One more birthday:

jaastin jaastin2

John Astin (1930 and still going), whom I remember as Gomez in the 1960s series, The Addams Family.  Fond memories.


Speaking of the 60’s, Jeopardy!, originally hosted by Art Fleming had its debut on this date in 1964.

I don’t normally record death dates in these posts except in reference to saints, but three on this date are worthy of note:

1840 – Beau Brummell, English-French fashion designer (b. 1778)

1925 – Rudolf Steiner, Austrian philosopher and author (b. 1861)

2004 – Alistair Cooke, English-American journalist and author (b. 1908)

Last year I was in China and had a rather muted celebration because I had to work, and was living in a hostel with no kitchen.


Here’s an album:

This year’s album will get here at some point.  It’s 4 am right now and I’ve got a long day. Dinner is in the works (cream is the theme):

Appetizers: Italian ham and cheeses plus deviled eggs (with cream filling).

Soup: Cream of wild mushroom and leek.

Fish: Fresh anchovies with a crème of smoked salmon.

Main: Braised quail, rabbit and beef in a spicy cream sauce.

Dessert: Wild berries in a chilled custard of eggs, cream, and mascarpone.

Every recipe is my own creation. I hope my guests don’t go home hungry.

Feb 232016


Today was once celebrated in ancient Rome as the Terminalia, a festival in honor of the god Terminus, who presided over boundaries. His “statue” was typically a stone or post stuck in the ground to mark property boundaries. His worship is reputed to have been instituted by Numa Pompilius (753–673 BCE), legendary successor to Romulus, who was credited with having instituted a number of important Roman civil and religious institutions.


According to legend, Numa ordered that every landowner should mark the boundaries of his property by stones to be consecrated to Jupiter Terminalis, and at which, every year, sacrifices were to be offered at the festival of the Terminalia. On the festival the two owners of adjacent property crowned the “statue” with garlands and raised a crude altar, on which they offered up some corn, honeycombs, and wine, and sacrificed a lamb or a suckling pig. They concluded with singing the praises of the god. The public festival in honor of this god was celebrated at the sixth milestone on the road towards Laurentum, presumably because this was originally the extent of Roman territory in that direction.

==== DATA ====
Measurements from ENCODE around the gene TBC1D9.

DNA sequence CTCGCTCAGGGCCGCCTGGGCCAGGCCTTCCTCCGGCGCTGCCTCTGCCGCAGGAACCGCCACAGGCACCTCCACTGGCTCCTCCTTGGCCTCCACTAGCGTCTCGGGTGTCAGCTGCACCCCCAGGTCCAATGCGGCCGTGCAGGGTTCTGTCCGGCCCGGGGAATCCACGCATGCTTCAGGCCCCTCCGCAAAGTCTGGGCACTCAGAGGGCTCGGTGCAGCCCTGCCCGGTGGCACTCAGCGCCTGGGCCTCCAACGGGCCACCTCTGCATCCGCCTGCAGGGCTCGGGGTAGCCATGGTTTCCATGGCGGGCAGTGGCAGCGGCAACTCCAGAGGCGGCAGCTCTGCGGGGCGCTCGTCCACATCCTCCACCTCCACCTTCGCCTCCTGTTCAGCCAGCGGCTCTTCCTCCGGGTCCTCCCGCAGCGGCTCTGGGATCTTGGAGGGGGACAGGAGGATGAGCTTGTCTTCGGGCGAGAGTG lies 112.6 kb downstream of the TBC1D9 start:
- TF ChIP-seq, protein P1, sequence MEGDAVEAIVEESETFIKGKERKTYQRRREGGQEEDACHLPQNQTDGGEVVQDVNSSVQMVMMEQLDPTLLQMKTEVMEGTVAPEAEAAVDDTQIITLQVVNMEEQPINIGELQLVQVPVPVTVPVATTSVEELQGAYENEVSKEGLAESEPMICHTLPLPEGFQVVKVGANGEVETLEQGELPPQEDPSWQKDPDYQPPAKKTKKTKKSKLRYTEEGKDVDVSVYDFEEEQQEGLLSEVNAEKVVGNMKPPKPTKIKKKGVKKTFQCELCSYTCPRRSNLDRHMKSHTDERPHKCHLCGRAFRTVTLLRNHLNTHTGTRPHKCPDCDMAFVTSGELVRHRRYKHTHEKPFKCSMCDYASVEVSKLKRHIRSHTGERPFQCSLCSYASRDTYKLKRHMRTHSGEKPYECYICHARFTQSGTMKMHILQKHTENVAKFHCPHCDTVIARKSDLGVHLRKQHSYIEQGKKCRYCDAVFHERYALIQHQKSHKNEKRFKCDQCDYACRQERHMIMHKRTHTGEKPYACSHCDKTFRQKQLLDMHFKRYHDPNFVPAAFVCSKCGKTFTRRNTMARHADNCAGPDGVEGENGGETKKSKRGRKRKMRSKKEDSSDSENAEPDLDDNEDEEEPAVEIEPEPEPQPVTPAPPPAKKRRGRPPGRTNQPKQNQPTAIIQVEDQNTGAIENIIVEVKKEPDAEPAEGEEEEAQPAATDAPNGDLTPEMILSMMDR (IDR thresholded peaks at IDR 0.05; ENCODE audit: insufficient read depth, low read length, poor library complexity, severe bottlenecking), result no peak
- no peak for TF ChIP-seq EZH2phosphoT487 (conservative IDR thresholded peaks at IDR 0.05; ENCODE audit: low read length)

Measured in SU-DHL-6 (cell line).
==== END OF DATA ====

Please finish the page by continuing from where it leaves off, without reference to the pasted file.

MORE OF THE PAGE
One of Numa’s first acts was the construction of a temple to Janus (also god of boundaries) as a symbol of peace and war. The temple was constructed at the foot of the Argiletum, a major road in the city. After securing peace with Rome’s neighbors, the doors of the temples were shut and remained so for all the duration of Numa’s reign, a unique case in Roman history. Closing the temple doors as a sign of peace remained important throughout the Roman Republic and Empire.


Numa reportedly sought to instill in Romans respect of lawful property and non-violent relationships with neighbors. The cult of Terminus involved rejection of violence and murder. The god was a testament to justice and a keeper of peace. In a somehow comparable, more moral rather than legal fashion, Numa sought to associate himself with one of the roles of Vegoia, from the religious system of the neighboring Etruscans by deciding to set the official boundaries of the territory of Rome, which Romulus had never wanted, presumably with the same concern of preserving peace. This act is reminiscent of the proverb, “good fences make good neighbors.”

The festival of the Terminalia was celebrated in the Roman calendar as a. d. VII. Kal. Mart., that is, the 23d of February, or, the day before the Regifugium (“king’s flight”) whose precise nature is obscure. During a short period, Terminalia was the last day of the year in Rome, and Regifugium was the first of the new year. Thus, Terminalia signified both spatial and temporal boundaries.


The central Terminus of Rome (the place to which all roads led) was the god’s ancient shrine on the Capitoline Hill. The temple of Jupiter, king of the gods, had to be built around it (with a hole in the ceiling since Terminus demanded open-air sacrifices) by the city’s last king, Tarquinius Superbus, who had closed down other shrines on the site to make room for his prestigious project. But the augurs had read into the flight patterns of birds that the god Terminus refused to be moved, which was taken as a sign of stability for the city.